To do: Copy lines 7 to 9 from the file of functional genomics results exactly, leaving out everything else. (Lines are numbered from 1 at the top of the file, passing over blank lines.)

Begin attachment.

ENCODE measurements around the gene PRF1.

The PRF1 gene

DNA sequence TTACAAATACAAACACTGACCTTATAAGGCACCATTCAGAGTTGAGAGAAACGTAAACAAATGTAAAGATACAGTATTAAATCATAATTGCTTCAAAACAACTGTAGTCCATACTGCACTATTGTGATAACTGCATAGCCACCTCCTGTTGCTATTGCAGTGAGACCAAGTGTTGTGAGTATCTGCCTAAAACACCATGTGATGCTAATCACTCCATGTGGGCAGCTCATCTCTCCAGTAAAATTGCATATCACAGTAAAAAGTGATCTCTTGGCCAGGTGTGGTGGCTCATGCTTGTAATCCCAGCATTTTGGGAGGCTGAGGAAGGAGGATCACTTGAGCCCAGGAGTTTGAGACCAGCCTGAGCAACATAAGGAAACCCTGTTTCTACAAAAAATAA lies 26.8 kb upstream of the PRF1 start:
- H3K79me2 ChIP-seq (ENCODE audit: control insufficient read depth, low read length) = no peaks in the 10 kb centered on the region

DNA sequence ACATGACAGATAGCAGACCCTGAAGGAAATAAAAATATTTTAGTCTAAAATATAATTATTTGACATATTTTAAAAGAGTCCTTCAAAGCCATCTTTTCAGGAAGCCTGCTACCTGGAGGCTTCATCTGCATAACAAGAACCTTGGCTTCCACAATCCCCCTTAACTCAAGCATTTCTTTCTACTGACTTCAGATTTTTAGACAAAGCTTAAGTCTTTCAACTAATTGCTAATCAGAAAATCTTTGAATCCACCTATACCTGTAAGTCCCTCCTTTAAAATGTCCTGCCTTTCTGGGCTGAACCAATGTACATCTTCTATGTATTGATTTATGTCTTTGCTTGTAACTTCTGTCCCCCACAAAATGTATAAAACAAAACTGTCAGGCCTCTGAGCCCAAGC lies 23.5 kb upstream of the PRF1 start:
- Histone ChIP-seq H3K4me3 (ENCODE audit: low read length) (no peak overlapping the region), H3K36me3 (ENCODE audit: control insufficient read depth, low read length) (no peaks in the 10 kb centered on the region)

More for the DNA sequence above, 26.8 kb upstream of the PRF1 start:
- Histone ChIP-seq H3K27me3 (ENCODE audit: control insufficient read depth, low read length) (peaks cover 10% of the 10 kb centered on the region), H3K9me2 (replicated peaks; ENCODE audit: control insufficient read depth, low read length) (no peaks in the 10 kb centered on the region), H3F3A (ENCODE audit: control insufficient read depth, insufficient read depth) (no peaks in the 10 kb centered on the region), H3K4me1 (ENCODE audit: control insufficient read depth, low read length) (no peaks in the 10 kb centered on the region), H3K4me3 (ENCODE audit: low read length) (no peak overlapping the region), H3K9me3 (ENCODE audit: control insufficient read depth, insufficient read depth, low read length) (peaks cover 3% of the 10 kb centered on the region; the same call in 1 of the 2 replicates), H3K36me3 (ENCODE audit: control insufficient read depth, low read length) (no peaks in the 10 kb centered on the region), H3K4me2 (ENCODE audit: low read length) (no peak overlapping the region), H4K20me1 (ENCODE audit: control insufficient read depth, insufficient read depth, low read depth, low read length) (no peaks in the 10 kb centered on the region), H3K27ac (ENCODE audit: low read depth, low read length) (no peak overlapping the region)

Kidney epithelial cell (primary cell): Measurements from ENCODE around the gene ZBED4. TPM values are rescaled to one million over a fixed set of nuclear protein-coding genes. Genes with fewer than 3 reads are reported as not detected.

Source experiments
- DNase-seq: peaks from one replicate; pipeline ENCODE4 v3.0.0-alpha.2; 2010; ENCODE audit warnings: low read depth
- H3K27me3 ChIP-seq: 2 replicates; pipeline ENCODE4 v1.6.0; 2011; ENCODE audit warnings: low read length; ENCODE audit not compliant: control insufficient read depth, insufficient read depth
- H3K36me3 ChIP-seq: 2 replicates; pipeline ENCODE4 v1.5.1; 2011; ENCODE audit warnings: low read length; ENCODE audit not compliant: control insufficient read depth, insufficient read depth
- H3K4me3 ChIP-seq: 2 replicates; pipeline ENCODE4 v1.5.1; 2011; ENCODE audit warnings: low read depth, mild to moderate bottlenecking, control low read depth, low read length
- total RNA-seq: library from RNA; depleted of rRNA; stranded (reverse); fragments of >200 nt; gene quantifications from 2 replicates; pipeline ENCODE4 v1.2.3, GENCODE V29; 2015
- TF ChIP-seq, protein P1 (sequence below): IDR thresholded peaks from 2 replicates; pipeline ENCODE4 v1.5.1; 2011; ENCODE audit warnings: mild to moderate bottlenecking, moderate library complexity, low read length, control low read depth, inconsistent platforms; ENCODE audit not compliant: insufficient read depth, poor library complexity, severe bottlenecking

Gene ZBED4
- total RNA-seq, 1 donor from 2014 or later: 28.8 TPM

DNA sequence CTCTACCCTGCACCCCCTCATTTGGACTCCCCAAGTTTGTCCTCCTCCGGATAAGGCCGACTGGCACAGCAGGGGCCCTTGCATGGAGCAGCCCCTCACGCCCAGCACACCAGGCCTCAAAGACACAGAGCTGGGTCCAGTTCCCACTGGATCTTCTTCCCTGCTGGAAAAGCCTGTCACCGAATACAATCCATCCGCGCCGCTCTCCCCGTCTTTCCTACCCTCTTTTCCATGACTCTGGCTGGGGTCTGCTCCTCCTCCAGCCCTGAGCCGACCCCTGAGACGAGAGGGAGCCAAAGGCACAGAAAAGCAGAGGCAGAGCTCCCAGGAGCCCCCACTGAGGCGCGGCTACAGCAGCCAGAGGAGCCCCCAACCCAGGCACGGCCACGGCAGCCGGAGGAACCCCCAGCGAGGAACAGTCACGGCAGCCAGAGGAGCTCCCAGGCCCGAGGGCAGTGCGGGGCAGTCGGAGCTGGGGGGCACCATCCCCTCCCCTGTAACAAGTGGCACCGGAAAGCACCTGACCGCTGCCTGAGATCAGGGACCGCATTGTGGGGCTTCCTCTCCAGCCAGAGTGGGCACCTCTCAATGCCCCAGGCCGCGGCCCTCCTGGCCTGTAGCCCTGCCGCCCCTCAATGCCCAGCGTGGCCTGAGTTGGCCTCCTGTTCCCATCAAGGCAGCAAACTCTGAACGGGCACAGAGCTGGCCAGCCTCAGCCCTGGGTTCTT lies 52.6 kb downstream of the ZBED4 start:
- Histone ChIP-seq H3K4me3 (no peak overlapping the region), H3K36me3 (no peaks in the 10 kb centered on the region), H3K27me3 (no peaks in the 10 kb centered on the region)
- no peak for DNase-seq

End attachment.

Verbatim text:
More for the DNA sequence above, 26.8 kb upstream of the PRF1 start:
- Histone ChIP-seq H3K27me3 (ENCODE audit: control insufficient read depth, low read length) (peaks cover 10% of the 10 kb centered on the region), H3K9me2 (replicated peaks; ENCODE audit: control insufficient read depth, low read length) (no peaks in the 10 kb centered on the region), H3F3A (ENCODE audit: control insufficient read depth, insufficient read depth) (no peaks in the 10 kb centered on the region), H3K4me1 (ENCODE audit: control insufficient read depth, low read length) (no peaks in the 10 kb centered on the region), H3K4me3 (ENCODE audit: low read length) (no peak overlapping the region), H3K9me3 (ENCODE audit: control insufficient read depth, insufficient read depth, low read length) (peaks cover 3% of the 10 kb centered on the region; the same call in 1 of the 2 replicates), H3K36me3 (ENCODE audit: control insufficient read depth, low read length) (no peaks in the 10 kb centered on the region), H3K4me2 (ENCODE audit: low read length) (no peak overlapping the region), H4K20me1 (ENCODE audit: control insufficient read depth, insufficient read depth, low read depth, low read length) (no peaks in the 10 kb centered on the region), H3K27ac (ENCODE audit: low read depth, low read length) (no peak overlapping the region)

Kidney epithelial cell (primary cell): Measurements from ENCODE around the gene ZBED4. TPM values are rescaled to one million over a fixed set of nuclear protein-coding genes. Genes with fewer than 3 reads are reported as not detected.